Taking vitamin supplements is mostly a waste of money, however…..

morning_sunrise_hills_500_wht_1000Scientists have recently debunked the idea that taking vitamin supplements is good for you. But it’s a multi-million pound industry so people obviously believe in the dubious advertising claims.

New research has found that people with low levels of vitamin D are twice as likely to develop dementia. Going out in the sunshine and eating oily fish could cut the risk.

The experts are urging clinical trials to see whether vitamin D supplements can prevent dementia.

More than half of elderly people in Britain are thought to be deficient in vitamin D so this type of research could have a significant impact on public health.

David Llewellyn at the University of Exeter medical school who led the study says “The potential for making a difference is enormous. (our research) suggests vitamin D helps the blood supply to the brain and helps to clear out the protein tangles (thought to cause Alzheimer’s disease)”.

The international team studied 1,600 healthy Americans aged over 65 who had their vitamin D levels tested over five and a half years. They found that those with a slight deficiency of vitamin D had a 53% higher chance of developing dementia and those with a serious deficiency a 125% higher risk according to their report in the Neurology journal.

Dr Llewellyn said the research was supported by findings that people living in northern parts of Scotland and Scandinavia were more likely to get dementia than those living in sunnier southern climates.

So we were told to stay out of the sun to avoid skin cancer but it seems a bit of sun on  our backs might be good for us in the long run. 

Previous research has shown that sunlight is good for our eyesight too.

Recent posts on dementia

Dementia update

elderly_man_holding_a_custom_text_sign_12871Just because you’ve retired doesn’t mean you should just slob out.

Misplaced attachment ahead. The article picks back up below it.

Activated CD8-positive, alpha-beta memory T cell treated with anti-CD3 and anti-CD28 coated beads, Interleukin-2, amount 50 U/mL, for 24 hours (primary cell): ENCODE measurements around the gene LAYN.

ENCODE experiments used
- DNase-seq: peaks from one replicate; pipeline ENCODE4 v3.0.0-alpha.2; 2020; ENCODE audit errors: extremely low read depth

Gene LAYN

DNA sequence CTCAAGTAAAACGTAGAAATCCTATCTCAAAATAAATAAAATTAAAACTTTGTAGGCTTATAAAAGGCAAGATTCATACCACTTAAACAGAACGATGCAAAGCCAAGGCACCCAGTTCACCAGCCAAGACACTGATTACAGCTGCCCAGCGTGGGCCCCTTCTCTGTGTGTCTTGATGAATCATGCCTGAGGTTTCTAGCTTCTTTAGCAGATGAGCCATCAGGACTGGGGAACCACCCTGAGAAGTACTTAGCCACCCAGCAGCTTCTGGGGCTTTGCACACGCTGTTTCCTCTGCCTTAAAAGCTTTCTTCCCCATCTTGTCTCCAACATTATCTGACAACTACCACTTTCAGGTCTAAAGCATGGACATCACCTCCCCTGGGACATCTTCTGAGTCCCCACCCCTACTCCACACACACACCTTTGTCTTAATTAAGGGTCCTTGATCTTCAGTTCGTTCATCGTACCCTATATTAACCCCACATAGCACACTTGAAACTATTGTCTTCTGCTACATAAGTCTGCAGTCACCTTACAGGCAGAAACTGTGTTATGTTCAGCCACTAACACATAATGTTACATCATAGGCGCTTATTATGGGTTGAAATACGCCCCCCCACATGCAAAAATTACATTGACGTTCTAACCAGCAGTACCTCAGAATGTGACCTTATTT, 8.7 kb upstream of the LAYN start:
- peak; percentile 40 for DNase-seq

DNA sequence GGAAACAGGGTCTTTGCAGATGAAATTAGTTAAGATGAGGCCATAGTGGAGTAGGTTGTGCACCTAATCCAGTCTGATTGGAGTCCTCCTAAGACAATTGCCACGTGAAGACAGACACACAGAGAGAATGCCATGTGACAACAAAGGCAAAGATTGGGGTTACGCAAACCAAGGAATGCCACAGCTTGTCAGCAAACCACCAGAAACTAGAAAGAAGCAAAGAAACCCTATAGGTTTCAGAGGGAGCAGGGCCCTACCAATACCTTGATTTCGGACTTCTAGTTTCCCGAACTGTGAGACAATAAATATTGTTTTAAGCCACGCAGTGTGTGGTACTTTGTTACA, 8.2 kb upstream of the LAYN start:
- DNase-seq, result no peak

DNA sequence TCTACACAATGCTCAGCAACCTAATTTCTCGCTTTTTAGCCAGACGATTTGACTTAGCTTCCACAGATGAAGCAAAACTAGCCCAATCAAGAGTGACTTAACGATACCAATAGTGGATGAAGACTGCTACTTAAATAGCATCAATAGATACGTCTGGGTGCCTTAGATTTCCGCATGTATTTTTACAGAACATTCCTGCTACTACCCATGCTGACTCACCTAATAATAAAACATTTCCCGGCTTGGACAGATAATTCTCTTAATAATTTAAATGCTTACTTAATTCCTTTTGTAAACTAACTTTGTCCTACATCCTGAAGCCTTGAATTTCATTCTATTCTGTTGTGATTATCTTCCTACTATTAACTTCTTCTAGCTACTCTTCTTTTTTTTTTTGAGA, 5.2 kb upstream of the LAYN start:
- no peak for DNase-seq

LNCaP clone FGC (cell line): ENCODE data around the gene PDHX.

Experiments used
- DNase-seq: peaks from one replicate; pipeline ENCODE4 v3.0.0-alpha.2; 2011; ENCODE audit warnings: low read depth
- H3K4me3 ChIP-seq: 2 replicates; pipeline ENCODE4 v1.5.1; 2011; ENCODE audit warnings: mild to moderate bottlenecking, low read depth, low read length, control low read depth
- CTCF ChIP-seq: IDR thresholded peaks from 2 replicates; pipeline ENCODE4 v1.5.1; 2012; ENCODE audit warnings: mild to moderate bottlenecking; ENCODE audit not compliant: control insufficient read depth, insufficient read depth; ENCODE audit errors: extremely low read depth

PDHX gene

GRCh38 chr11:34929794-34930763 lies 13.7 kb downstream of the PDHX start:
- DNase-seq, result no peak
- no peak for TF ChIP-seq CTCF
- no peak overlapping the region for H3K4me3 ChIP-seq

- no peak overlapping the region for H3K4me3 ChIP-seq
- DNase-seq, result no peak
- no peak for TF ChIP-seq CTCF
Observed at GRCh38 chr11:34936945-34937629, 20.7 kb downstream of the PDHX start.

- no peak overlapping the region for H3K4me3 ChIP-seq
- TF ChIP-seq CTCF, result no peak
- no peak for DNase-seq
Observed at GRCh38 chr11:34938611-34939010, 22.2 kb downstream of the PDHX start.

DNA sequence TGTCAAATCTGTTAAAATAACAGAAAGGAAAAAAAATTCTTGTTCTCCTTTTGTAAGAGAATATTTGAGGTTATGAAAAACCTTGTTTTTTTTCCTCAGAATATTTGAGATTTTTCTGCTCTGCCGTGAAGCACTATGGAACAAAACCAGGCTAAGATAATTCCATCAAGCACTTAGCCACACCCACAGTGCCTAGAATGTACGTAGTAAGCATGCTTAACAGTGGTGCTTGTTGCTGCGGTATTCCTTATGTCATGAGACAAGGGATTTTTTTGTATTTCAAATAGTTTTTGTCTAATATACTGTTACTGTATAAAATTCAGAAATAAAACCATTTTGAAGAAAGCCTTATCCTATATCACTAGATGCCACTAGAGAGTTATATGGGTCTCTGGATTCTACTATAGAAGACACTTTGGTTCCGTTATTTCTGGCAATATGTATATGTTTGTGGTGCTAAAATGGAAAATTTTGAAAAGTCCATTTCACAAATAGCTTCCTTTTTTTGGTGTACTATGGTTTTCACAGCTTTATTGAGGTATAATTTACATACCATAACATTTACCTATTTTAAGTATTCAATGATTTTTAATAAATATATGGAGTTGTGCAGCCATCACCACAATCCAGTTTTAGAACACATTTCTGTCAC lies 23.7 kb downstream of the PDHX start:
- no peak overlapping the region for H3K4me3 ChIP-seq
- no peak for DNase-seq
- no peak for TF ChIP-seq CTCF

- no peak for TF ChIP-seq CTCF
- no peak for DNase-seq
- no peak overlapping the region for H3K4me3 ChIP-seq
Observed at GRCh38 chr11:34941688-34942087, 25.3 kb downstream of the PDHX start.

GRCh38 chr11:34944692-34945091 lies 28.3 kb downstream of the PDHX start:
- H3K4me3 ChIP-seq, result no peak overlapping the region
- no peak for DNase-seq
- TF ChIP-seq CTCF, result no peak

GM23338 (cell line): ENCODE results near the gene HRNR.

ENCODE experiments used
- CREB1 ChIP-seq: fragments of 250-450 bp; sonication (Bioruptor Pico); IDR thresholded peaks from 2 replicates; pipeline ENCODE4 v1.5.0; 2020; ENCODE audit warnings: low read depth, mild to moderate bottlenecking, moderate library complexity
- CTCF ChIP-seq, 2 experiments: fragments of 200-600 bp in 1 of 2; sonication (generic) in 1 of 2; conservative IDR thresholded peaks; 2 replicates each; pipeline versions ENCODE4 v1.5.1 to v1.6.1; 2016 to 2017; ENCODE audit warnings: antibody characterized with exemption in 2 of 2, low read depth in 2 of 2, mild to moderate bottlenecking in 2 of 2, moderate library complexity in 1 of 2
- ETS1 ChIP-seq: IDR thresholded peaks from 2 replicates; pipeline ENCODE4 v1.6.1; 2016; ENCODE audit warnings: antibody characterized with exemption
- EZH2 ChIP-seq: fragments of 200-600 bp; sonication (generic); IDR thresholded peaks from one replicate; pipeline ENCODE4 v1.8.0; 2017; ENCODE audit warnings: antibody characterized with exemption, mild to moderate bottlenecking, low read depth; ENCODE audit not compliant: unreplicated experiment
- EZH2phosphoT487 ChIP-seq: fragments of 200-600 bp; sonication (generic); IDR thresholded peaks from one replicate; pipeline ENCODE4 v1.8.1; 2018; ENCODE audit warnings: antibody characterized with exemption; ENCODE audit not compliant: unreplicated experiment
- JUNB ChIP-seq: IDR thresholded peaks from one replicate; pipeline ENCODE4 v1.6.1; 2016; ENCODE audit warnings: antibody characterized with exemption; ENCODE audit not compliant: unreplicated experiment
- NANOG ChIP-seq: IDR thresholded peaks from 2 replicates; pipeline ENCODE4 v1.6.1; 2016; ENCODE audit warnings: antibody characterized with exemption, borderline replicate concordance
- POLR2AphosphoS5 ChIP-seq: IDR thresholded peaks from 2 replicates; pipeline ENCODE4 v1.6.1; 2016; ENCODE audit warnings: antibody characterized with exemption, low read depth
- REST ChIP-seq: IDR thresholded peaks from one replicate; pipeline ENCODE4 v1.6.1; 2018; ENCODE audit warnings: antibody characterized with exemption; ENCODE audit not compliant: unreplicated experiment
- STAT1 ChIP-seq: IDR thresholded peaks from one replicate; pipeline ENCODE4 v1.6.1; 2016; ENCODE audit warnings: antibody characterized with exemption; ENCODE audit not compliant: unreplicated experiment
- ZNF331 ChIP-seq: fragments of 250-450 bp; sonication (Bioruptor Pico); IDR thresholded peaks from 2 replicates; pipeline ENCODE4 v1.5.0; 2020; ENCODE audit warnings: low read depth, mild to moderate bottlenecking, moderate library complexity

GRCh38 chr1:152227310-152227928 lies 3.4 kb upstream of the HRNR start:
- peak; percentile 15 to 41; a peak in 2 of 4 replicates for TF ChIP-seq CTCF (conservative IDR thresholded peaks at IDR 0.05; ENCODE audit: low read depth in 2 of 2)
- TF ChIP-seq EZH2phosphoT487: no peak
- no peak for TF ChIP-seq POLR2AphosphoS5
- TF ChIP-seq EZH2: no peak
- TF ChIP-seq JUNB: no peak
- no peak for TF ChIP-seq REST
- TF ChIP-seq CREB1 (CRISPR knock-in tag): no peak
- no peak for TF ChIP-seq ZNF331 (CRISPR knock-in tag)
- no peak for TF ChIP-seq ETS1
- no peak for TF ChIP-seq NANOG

The National Institute for Health & Care Experience (NICE) is urging GPs to exploit a “window of opportunity” when people retire or have grandchildren to encourage them to eat better and exercise more.

At a time when people might be noticing signs of poor health they may not realise that lack of exercise can increase their risk of dementia.

A new study has shown that getting people to exercise their mind and bodies as they approach old age can stave off dementia. A sample of 1,260 aged 60-77 at risk of dementia were given a programme of moderate exercise, memory and word puzzles plus dietary advice. This group declined more slowly than those who didn’t take the programme.

The study was carried out at the Finnish National Institute for Health & Welfare and the results presented to a conference on Alzheimer’s held in Copenhagen.

Meanwhile scientists at Oxford University have concluded that taking vitamins doesn’t do you any good and taking them to help stave off dementia is a waste of money.

B vitamins fail to slow mental decline and don’t prevent dementia. You’d be better off going for a walk and eating more fruit and vegetables.

People taking supplements score no better on tests of memory, speed or decision-making than those taking placebos in 11 different trials of 22,000 people.

Millions of people spend £10 a pack on vitamins believing that they will help stave off dementia, heart disease or stroke – all to no avail.

However trials with an anti-arthritis drug suggest that it might slow down Alzheimer’s disease. People with mild to moderate Alzhemer’s maintained their mental abilities over 6 months while those on a placebo declined.

The drug, etanercept, may be available for dementia patients in five years if larger clinical trials support the early results discovered  at the University of Southampton.

Finally research in Germany shows that playing games, including video games, can increase the size of your brain.

See earlier post on dementia.

Vitamin Supplements and what many have suspected for years………….

Kindadukish's Blog - I am not a number, I am a free man (The Prisoner)

Taking vitamin supplements to prevent Alzheimer’s and keep the brain sharp is a waste of money, Oxford scientists have concluded.B vitamins fail to slow mental decline and do not prevent dementia, a comprehensive analysis of evidence has found. Middle-aged people are better off taking a walk or eating more fruit and vegetables, experts say.

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People taking supplements scored no better on tests of memory, speed or decision-making than those taking placebos, according to an overview of data on 22,000 people in 11 different trials.

“Our study draws a line under the debate. B vitamins don’t reduce cognitive decline as we age. Taking folic acid and vitamin B-12 is sadly not going to prevent Alzheimer’s disease,” said Dr Robert Clarke of the clinical trials service unit at Oxford University.

The millions of people who spend £10 a time on packs of vitamins are doing their health no good, Dr Clarke added.“Taking…

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